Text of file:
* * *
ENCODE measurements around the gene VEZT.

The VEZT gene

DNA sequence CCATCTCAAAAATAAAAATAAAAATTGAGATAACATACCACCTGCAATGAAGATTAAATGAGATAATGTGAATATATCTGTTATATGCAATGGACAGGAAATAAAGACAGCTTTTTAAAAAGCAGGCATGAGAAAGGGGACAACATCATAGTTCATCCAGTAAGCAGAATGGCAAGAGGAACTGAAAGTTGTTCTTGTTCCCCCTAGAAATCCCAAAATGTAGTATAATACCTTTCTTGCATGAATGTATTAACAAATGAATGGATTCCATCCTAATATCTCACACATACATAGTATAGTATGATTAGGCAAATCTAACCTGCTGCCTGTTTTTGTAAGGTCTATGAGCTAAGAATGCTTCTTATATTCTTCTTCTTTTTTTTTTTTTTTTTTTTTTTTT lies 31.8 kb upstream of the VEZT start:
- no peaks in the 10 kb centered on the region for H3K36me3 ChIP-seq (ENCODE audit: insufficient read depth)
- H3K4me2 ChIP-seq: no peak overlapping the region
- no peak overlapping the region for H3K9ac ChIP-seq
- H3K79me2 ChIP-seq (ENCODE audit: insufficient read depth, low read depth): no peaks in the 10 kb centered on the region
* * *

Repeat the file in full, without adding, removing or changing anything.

ENCODE measurements around the gene VEZT.

The VEZT gene

DNA sequence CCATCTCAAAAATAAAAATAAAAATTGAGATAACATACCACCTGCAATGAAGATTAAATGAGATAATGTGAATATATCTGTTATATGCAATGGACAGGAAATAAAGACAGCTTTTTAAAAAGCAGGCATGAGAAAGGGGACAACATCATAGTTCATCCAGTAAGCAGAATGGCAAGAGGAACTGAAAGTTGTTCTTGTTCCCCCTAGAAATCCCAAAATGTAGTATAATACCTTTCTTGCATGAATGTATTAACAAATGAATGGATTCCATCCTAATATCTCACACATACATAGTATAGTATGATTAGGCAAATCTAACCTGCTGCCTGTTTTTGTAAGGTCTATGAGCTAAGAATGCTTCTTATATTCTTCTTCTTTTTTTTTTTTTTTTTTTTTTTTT lies 31.8 kb upstream of the VEZT start:
- no peaks in the 10 kb centered on the region for H3K36me3 ChIP-seq (ENCODE audit: insufficient read depth)
- H3K4me2 ChIP-seq: no peak overlapping the region
- no peak overlapping the region for H3K9ac ChIP-seq
- H3K79me2 ChIP-seq (ENCODE audit: insufficient read depth, low read depth): no peaks in the 10 kb centered on the region